(Vienna, June 7, 1783, to his father and sister.)

92. "Handel knows better than any of us what will make an effect; when he chooses he strikes like a thunderbolt; even if he is often prosy, after the manner of his time, there is always something in his music."

(Mozart valued Handel most highly. He knew his masterpieces by heart—not only the choruses but also many arias. [Reported by Rochlitz. H.E.K.])

93. "Apropos, I intended, while asking you to send back the rondo, to send me also the six fugues by Handel and the toccatas and fugues by Eberlin. I go every Sunday to Baron von Swieten's, and there nothing is played except Handel and Bach. I am making a collection of the fugues,—those of Sebastian as well as of Emanuel and Friedemann Bach; also of Handel's, and here the six are lacking. Besides I want to let the baron hear those of Eberlin. In all likelihood you know that the English Bach is dead; a pity for the world of music."

(Vienna, April 10, 1782, to his father. Johann Ernst Eberlin (Eberle), born in 1702, died in 1762 as archiepiscopal chapelmaster in Salzburg. Many of his unpublished works are preserved in Berlin. The "English" Bach was Johann Christian, son of the great Johann Sebastian. As a child Mozart made his acquaintance in London.)

94. "I shall be glad if papa has not yet had the works of Eberlin copied, for I have gotten them meanwhile, and discovered,—for I could not remember,—that they are too trivial and surely do not deserve a place among those of Bach and Handel. All respect to his four-part writing, but his clavier fugues are nothing but long-drawn-out versetti."

(Vienna, April 29, 1782, to his sister Nannerl.)

95. "Johann Christian Bach has been here (Paris) for a fortnight. He is to write a French opera, and is come only to hear the singers, whereupon he will go to London, write the opera, and come back to put it on the stage. You can easily imagine his delight and mine when we met again. Perhaps his delight was not altogether sincere, but one must admit that he is an honorable man and does justice to all. I love him, as you know, with all my heart, and respect him; as for him, one thing is certain, that to my face and to others, he really praised me, not extravagantly, like some, but seriously and in earnest."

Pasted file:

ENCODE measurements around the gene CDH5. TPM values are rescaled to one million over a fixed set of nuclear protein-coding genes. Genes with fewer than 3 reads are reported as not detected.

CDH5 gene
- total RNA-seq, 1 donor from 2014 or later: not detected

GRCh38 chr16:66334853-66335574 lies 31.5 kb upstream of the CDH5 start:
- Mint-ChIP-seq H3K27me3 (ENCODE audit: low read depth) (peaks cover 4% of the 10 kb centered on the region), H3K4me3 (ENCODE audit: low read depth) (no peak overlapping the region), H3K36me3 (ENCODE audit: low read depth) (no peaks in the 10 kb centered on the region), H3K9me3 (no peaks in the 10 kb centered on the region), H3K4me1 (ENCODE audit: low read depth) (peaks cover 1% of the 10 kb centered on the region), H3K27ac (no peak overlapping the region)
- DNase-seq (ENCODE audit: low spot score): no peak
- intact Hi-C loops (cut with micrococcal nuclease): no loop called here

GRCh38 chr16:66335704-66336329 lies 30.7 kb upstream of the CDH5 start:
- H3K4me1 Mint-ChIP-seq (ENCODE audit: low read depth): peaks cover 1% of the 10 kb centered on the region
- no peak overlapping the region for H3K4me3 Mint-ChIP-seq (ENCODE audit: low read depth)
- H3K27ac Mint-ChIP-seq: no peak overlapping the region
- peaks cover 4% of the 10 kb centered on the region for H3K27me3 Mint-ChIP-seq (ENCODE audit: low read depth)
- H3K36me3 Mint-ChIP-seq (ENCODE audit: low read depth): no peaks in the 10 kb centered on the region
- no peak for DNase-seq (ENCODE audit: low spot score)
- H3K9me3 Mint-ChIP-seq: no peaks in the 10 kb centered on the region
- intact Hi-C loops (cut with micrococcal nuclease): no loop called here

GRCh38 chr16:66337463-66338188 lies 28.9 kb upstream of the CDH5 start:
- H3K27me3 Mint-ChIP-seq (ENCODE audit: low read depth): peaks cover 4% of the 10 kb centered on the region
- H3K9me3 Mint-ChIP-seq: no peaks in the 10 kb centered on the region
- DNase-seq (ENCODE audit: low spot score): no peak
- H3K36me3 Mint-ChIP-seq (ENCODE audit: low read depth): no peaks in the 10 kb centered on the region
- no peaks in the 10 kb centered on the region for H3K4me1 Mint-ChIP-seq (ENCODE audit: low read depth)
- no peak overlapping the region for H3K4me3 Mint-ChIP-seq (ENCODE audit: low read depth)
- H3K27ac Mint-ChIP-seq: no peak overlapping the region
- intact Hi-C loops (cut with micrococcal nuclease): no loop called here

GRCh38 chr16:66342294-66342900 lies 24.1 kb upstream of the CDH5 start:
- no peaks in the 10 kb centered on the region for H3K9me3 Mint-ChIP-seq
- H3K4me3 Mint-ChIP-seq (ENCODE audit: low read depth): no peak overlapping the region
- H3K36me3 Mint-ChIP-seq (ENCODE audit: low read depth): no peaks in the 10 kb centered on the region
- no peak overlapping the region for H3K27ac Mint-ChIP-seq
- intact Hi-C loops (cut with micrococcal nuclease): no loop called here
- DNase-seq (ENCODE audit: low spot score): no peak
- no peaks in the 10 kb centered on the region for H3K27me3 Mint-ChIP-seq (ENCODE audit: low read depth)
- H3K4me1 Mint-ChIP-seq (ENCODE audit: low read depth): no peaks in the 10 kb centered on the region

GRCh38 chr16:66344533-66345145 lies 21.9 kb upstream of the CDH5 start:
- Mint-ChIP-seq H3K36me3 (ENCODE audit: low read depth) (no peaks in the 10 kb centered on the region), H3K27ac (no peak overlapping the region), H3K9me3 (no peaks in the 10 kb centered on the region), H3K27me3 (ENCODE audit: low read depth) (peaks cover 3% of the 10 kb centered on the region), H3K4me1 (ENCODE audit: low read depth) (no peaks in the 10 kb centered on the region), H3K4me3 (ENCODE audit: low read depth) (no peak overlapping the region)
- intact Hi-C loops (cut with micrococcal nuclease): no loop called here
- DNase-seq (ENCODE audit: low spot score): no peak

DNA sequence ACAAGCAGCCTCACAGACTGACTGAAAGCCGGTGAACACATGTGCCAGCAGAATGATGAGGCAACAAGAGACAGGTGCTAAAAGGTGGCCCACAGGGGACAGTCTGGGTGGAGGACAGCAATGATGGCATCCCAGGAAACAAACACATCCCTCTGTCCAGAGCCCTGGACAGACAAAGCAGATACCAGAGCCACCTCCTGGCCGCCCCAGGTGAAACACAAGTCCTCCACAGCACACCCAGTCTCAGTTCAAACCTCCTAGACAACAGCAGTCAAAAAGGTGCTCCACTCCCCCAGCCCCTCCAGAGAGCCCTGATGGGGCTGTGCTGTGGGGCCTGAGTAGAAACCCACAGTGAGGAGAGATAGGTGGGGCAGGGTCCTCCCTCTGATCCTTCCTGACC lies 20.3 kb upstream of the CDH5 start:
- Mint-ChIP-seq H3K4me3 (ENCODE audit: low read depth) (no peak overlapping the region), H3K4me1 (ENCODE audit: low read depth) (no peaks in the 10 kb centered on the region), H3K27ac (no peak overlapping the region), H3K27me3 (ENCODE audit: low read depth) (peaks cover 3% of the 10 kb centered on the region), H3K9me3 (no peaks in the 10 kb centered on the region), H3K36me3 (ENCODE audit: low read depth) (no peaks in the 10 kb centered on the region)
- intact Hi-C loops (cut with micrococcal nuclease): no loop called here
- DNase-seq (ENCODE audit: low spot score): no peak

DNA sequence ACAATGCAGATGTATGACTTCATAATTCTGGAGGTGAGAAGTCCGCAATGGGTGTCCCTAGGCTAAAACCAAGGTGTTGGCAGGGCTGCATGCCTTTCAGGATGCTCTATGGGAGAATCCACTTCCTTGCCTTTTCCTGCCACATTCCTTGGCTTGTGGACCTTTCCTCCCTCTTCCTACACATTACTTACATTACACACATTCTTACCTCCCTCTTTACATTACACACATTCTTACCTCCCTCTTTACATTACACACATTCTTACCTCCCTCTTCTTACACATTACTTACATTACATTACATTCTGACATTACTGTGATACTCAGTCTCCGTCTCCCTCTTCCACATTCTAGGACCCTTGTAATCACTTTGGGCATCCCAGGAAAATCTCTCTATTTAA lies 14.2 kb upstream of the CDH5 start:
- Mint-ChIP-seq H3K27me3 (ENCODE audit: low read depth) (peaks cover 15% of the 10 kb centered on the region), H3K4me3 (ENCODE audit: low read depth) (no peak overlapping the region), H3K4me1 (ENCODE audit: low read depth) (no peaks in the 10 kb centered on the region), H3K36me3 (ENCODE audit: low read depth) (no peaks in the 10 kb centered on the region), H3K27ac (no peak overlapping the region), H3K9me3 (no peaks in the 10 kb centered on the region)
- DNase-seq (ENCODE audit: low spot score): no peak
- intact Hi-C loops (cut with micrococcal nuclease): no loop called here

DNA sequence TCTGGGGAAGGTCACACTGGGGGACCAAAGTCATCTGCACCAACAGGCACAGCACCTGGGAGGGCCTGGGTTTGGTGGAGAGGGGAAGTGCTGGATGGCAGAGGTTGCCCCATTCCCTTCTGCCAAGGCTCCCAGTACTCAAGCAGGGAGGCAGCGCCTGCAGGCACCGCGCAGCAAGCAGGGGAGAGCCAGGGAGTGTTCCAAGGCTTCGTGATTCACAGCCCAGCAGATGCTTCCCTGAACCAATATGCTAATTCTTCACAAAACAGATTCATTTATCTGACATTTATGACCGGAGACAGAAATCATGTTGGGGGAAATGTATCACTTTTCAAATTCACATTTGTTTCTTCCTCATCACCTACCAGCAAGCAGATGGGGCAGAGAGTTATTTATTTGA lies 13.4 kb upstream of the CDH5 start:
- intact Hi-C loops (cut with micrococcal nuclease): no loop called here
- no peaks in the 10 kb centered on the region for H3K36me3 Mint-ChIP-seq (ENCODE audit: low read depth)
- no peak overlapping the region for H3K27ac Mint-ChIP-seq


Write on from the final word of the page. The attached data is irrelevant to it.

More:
(St. Germain, August 27, 1778, to his father. Johann Christian Bach was the second son of Johann Sebastian, and born in 1735. He lived in London where little Wolfgang learned to know him in 1764. Bach took the precocious boy on his knee and the two played on the harpsichord. [Bach was Music Master to the Queen. "He liked to play with the boy," says Jahn; "took him upon his knee and went through a sonata with him, each in turn playing a measure with such precision that no one would have suspected two performers. He began a fugue, which Wolfgang took up and completed when Bach broke off." H.E.K.])

96. "Bach is the father, we are the youngsters. Those of us who can do a decent thing learned how from him; and whoever will not admit it is a…"

(A remark made at a gathering in Leipsic. The Bach referred to is
Phillip Emanuel Bach, who died in 1788.)

97. "Here, at last, is something from which one can learn!"

(Mozart's ejaculation when he heard Bach's motet for double chorus, "Singet dem Herrn ein neues Lied," at Leipsic in 1789. Rochlitz relates: "Scarcely had the choir sung a couple of measures when Mozart started. After a few more measures he cried out: 'What is that?' and now his whole soul seemed to be in his ears.")

98. "Melt us two together, and we will fall far short of making a Haydn."

(Said to the pianist Leopold Kozeluch who had triumphantly pointed out a few slips due to carelessness in Haydn's compositions.)

99. "It was a duty that I owed to Haydn to dedicate my quartets to him; for it was from him that I learned how to write quartets."

(Reported by Nissen. Joseph Haydn once said, when the worth of "Don Giovanni" was under discussion: "This I do know, that Mozart is the greatest composer in the world today.")

100. "Nobody can do everything,—jest and terrify, cause laughter or move profoundly,—like Joseph Haydn."

(Reported by Nissen [the biographer who married Mozart's widow.

101. "Keep your eyes on him; he'll make the world talk of himself some day!"

(A remark made by Mozart in reference to Beethoven in the spring of 1787. It was the only meeting between the two composers. [The prophetic observation was called out by Beethoven's improvisation on a theme from "Le Nozze di Figaro." H.E.K.])

102. "Attwood is a young man for whom I have a sincere affection and esteem; he conducts himself with great propriety, and I feel much pleasure in telling you that he partakes more of my style than any scholar I ever had, and I predict that he will prove a sound musician."